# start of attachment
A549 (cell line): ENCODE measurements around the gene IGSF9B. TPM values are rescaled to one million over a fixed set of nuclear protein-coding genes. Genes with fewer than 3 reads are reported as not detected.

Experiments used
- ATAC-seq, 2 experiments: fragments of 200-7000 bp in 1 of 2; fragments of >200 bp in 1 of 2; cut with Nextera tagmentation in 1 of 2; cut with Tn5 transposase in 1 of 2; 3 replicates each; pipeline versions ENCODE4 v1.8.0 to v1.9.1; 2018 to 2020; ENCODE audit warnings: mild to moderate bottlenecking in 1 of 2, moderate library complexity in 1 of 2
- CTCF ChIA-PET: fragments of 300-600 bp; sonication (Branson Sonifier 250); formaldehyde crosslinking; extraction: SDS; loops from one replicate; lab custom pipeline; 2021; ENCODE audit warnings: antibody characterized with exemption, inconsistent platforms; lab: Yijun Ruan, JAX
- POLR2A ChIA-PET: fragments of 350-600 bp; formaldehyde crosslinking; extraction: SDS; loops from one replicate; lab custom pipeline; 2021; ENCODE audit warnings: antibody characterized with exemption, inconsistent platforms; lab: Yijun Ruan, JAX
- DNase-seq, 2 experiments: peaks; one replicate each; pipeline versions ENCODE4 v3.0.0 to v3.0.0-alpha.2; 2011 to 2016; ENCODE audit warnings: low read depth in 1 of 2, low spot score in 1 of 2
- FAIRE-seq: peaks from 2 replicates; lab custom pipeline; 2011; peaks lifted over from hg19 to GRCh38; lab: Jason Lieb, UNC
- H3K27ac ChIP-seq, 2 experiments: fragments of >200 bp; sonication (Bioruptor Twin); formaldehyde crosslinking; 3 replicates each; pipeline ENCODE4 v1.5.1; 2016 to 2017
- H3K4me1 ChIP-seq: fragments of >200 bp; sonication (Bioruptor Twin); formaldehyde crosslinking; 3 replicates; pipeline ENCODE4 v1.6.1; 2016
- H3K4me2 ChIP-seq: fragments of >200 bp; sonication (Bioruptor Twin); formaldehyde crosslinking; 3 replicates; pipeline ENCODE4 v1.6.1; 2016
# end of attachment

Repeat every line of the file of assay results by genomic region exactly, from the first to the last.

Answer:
A549 (cell line): ENCODE measurements around the gene IGSF9B. TPM values are rescaled to one million over a fixed set of nuclear protein-coding genes. Genes with fewer than 3 reads are reported as not detected.

Experiments used
- ATAC-seq, 2 experiments: fragments of 200-7000 bp in 1 of 2; fragments of >200 bp in 1 of 2; cut with Nextera tagmentation in 1 of 2; cut with Tn5 transposase in 1 of 2; 3 replicates each; pipeline versions ENCODE4 v1.8.0 to v1.9.1; 2018 to 2020; ENCODE audit warnings: mild to moderate bottlenecking in 1 of 2, moderate library complexity in 1 of 2
- CTCF ChIA-PET: fragments of 300-600 bp; sonication (Branson Sonifier 250); formaldehyde crosslinking; extraction: SDS; loops from one replicate; lab custom pipeline; 2021; ENCODE audit warnings: antibody characterized with exemption, inconsistent platforms; lab: Yijun Ruan, JAX
- POLR2A ChIA-PET: fragments of 350-600 bp; formaldehyde crosslinking; extraction: SDS; loops from one replicate; lab custom pipeline; 2021; ENCODE audit warnings: antibody characterized with exemption, inconsistent platforms; lab: Yijun Ruan, JAX
- DNase-seq, 2 experiments: peaks; one replicate each; pipeline versions ENCODE4 v3.0.0 to v3.0.0-alpha.2; 2011 to 2016; ENCODE audit warnings: low read depth in 1 of 2, low spot score in 1 of 2
- FAIRE-seq: peaks from 2 replicates; lab custom pipeline; 2011; peaks lifted over from hg19 to GRCh38; lab: Jason Lieb, UNC
- H3K27ac ChIP-seq, 2 experiments: fragments of >200 bp; sonication (Bioruptor Twin); formaldehyde crosslinking; 3 replicates each; pipeline ENCODE4 v1.5.1; 2016 to 2017
- H3K4me1 ChIP-seq: fragments of >200 bp; sonication (Bioruptor Twin); formaldehyde crosslinking; 3 replicates; pipeline ENCODE4 v1.6.1; 2016
- H3K4me2 ChIP-seq: fragments of >200 bp; sonication (Bioruptor Twin); formaldehyde crosslinking; 3 replicates; pipeline ENCODE4 v1.6.1; 2016